Thursday, March 15, 2012

Fish Safety

I believe that human beings were meant to consume large amounts of fish and other seafood, considering that it is one of the best sources of many of the essential vitamins and minerals.  Fish is one of the few foods on earth that requires little (if any) work on the part of humans to grow and is abundant pretty much anywhere (minus the desert, of course). 

The problem is that modern life has contaminated many of the world's bodies of water, leaving the fish living there unsafe for human consumption.  The main source of contamination that people are aware of in seafood is mercury, but that is only one concern.  Many other toxins are common, including: flame retardants, PCBs, chlorinated dioxins, pesticides, oil, arsenic and melamine, just to name a few.  These toxins are either present in the water in which the fish live, or in the food they are given.

Living in Ohio, there are many streams and lakes nearby for fishing, but after speaking with an ichthyologist at a local university who has tested toxicity, I don't feel safe eating anything that lives in them.*  Since I try very hard to only eat local and ethically-raised meat sources, this leaves me with very few options.

But as the mother of a dairy-allergic child, I realize how important the calcium and vitamin D that seafood provides is for my son.  His options for foods high in these two nutrients are more limited simply because he cannot drink milk.

I have found that the Environmental Defense Fund has some excellent resources for seafood safety.

Here is a complete list of Seafood Eco-Ratings.  According to this chart, you shouldn't consume any of the following items due to high mercury or PCB content:

All bluefish
Chilean sea bass
Blue crab
Summer flounder
All lingcod
All marlin
All opah
All orange roughy
Yellow Perch from Lakes Huron and Ontario
All rockfish
All salmon (except wild Alaskan)
Mutton snapper
Summer flounder
Atlantic sturgeon
Imported wild sturgeon
All swordfish
All tilefish
Canned white/albacore tuna
Bluefin tuna
All wahoo
All walleye

Some people choose to take a fish oil supplement in order to get their nutrients.  The Environmental Defense Fund also has a list of the safest supplements to take.  Never take the following brands of fish oil:

Kmart brand
Omega Protein
Rite Aid

To learn about the best sushi choices (both for your health and the environment) check out this list.

So it looks like for me and my family, with a very limited selection of seafood in the grocery store, our safest bet is to stick with wild Alaskan salmon, shrimp from Oregon, U.S. tilapia, and U.S. or Canada albacore tuna. 


* Except for the fish from one river about 45 minutes away that he said had been tested as clean.  This stream runs from a mountain at a high elevation and if you catch fish from higher up, they are less toxic.  This ichthyologist said that is a good rule of thumb for eating fish that you have caught - the higher the elevation (so long as it is upstream from any potential pollution sources), the safer the fish.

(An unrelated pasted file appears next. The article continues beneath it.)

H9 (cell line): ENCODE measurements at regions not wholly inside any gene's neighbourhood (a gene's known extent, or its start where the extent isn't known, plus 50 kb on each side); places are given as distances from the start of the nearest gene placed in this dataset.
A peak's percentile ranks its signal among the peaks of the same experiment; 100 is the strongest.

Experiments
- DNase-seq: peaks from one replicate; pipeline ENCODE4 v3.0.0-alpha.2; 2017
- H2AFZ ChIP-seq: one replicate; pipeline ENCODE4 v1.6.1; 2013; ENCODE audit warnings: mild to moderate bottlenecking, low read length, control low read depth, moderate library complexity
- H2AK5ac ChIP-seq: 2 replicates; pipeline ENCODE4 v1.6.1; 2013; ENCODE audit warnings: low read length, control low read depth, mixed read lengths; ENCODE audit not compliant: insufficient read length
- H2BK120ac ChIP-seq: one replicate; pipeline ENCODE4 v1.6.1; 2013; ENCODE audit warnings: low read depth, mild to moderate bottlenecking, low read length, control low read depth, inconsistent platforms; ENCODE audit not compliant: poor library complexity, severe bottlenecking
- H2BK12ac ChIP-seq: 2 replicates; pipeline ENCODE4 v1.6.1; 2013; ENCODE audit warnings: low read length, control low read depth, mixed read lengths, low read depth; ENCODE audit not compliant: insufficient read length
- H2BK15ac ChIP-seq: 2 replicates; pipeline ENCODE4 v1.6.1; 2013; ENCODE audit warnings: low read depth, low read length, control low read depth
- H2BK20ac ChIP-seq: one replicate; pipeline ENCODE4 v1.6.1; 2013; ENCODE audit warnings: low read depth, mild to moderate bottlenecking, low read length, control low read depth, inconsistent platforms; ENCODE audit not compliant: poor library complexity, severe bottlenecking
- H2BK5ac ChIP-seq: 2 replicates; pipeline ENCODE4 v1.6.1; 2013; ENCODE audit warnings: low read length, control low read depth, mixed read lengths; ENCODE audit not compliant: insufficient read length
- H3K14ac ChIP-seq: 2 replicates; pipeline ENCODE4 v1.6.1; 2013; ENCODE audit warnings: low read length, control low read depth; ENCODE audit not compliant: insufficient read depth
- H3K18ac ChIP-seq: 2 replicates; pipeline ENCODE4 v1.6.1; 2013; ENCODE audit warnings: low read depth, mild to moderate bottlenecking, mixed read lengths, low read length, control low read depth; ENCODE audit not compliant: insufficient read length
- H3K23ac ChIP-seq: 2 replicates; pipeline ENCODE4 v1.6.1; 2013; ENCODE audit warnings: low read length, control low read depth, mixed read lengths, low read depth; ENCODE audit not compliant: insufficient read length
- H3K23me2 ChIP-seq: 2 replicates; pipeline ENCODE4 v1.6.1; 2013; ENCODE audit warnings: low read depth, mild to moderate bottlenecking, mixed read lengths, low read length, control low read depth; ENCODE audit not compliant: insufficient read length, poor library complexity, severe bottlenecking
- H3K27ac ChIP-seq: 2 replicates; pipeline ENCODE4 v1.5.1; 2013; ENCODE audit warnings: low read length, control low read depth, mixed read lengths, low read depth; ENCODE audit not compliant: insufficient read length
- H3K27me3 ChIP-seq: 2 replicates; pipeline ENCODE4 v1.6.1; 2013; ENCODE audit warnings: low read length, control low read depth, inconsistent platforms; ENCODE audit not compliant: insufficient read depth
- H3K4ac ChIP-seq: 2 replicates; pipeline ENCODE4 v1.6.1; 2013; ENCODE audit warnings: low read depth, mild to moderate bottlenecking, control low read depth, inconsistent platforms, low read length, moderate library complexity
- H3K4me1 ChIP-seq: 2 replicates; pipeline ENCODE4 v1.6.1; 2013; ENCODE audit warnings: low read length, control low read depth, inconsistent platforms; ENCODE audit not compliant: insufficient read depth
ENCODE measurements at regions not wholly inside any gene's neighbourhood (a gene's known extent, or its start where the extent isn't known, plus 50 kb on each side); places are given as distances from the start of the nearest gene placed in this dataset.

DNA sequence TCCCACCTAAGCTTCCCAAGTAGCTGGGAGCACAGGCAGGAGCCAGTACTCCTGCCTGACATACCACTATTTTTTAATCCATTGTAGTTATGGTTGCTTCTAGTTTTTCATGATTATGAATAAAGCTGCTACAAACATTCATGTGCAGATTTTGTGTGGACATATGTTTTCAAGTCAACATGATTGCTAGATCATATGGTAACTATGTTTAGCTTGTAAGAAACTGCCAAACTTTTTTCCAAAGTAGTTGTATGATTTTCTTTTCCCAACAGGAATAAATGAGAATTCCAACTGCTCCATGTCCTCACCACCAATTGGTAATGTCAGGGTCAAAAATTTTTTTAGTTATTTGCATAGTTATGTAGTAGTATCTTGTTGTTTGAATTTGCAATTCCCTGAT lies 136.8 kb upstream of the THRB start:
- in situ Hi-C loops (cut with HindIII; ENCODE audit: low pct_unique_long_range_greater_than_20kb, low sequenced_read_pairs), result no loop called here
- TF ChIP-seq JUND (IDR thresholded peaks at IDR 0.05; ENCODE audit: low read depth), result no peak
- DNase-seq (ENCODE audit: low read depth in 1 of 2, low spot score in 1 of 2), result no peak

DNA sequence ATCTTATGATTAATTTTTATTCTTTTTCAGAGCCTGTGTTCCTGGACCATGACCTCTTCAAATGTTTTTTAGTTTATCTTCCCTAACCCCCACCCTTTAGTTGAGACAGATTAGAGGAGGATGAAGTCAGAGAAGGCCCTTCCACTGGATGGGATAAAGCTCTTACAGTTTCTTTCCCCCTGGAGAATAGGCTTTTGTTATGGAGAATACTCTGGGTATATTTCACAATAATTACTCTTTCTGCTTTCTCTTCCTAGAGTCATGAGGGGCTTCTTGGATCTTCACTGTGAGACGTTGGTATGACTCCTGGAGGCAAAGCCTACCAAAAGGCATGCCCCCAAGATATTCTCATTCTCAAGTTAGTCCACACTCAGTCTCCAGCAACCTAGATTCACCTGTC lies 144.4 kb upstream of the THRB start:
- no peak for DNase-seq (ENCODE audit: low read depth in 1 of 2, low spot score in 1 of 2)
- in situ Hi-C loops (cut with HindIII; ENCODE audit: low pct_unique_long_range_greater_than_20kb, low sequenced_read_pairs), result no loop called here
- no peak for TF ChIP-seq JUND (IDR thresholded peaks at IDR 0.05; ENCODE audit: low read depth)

Source - Environmental Defense Fund.

I'm Back

Hello, everyone!  It has been a while since I've posted on this blog.  If you aren't a follower of my personal blog you're probably not aware of what has happened in my family since I was posting frequently over here.

Around the time that I stopped posting (May/June 2010) I became pregnant with our third child.  Between morning sickness, caring for two energetic little boys, and everything else, this blog sort of got put on the back burner.  I had a wonderful pregnancy with Gracie (our little girl born one year ago last Friday) under the care of some great midwives.  Gracie was my first homebirth and I learned a lot about my body and a more holistic, natural approach to pregnancy and childbirth during the process.  I followed a very strict diet, provided by my midwives, during the pregnancy that I hope to share with anyone interested.

Since I was posting here frequently my husband, Adam, also decided to have a back surgery to correct some of the sources of his chronic pain.  Over the last five to seven years he has tried everything - chiropractic care, stretching, diet, exercise, inversion tables, special shoes, etc. - to alleviate his pain, but in the spring of 2011 it became too much to handle and surgery was necessary.  I am happy to report that he is now about nine to ten months out from the surgery and many of the pain issues have since resolved.  He still isn't at one hundred percent, but we keep praying that relief will eventually come.

After everything that has happened in our lives over the last few years, I finally feel like I have a handle on life with three children and can prioritize my time to return to sharing what we are learning about our health and wellness.  I feel like we have grown a lot in the last two years and have a lot of information to share!